I recently decided to use a combination of some of these heuristics—taking some from each set—for a project that involved migrating and merging several disparate Web sites. After analyzing part of one Web site, I realized that a couple of my selections were not applicable or useful, so I dropped them.
Figure 1—Part of a content analysis spreadsheet
When I finished, I found the results quite helpful. I’ll give you a glimpse of them in the next section.
See the Content Forest Thanks to the Trees
Once you’ve completed a content analysis, you have the ability to paint an overall picture of your content’s current state. Specifically, you can synthesize your analysis into useful descriptions and insights. You can also identify examples of key content issues. By synthesizing your analysis and developing descriptions, insights, and illustrative examples, you can gain information that is valuable in making strategic decisions about your content.
Stakeholders and clients won’t always look at your ponderous spreadsheets—even if they should—but they will pay attention to useful visuals you’ve coupled with smart insights. Thanks to the magic of spreadsheets, you can create pivot tables, then graphic depictions of your content. Figure 2 shows a pie chart I created recently for a content analysis, showing the content formats that were present on a Web site.
Figure 2—Pie chart showing types of content on pages
For a project that involved assessing the content of multiple Web sites, in preparation for integrating them, I had an easy basis for comparison, as shown in Figure 3.
Figure 3—Pie charts comparing content quality across several Web sites
Such depictions of data also provide a way of evaluating existing content in light of user needs or comparing your content to that on competitor Web sites and identifying gaps.
In a recent post to the Content Strategy Google Group, Kristina Halvorson noted that content auditing involves both quantitative and qualitative elements. I wholeheartedly agree. While the charts I’ve shown you so far focus mainly on quantitative descriptions, I’ve also used charts for qualitative ratings. Figure 4 shows a pie chart that illustrates the reasons for a content-quality rating.
Figure 4—Pie chart depicting reasons for a content-quality rating
To help bring these qualitative ratings and the reasons for them to life, I illustrated them with specific examples.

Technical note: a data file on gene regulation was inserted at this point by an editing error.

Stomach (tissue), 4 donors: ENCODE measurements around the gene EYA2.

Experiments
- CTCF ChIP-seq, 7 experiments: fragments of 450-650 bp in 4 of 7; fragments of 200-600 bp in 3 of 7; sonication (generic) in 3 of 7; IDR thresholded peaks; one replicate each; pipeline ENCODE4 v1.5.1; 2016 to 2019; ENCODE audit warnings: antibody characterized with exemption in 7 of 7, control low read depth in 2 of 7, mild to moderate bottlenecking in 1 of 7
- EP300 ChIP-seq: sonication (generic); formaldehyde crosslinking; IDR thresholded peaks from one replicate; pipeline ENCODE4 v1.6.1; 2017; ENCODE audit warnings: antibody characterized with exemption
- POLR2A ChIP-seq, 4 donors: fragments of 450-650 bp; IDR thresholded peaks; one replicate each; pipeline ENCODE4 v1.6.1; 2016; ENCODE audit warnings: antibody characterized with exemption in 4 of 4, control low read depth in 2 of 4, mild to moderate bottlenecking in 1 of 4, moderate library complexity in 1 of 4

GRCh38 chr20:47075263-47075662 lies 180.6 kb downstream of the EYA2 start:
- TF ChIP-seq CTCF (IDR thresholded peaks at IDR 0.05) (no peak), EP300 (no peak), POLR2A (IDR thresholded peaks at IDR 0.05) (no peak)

Examples of Content Issues
If you tell a client or stakeholder their content has issues, they understandably want to know what issues and why they are issues and to see examples of the issues. A content analysis lets you flag and refer to specific examples of content problems—for example, different types of problems or anything else you want to illustrate. Consequently, you can easily snag a screen capture for a presentation or pull up a Web page during a meeting. Figure 5 shows a slide that depicts one of my favorite issues—missing an opportunity to influence.
Figure 5—Missing an opportunity to influence
When meeting with a client or stakeholder, you can show particular content examples and quickly address many issues—even on multiple Web sites. I find that, not only does this help you to be efficient, it also assures a client or stakeholder that their content is in good hands. It’s surprising how often I point out examples a client or stakeholder is notaware of or had forgotten. But without my content analysis, I would have found it difficult to do this effectively.
In Closing: Get Out of It What You Put into It
Content analysis reliably gives you returns on your investment. You get back what you put into it. While choosing the right heuristics for your content analysis and synthesizing them properly takes practice and a bit of flair, the vision you gain makes your effort worthwhile.
In my opinion, an experienced UX professional is capable of assessing content more efficiently, thoroughly, and sensitively than someone with little experience. Proceed with caution if you turn a green intern completely loose on your content analysis, because the results you get are unlikely to help you see beyond the trees. Effective analysis and strategic thinking take maturity of vision.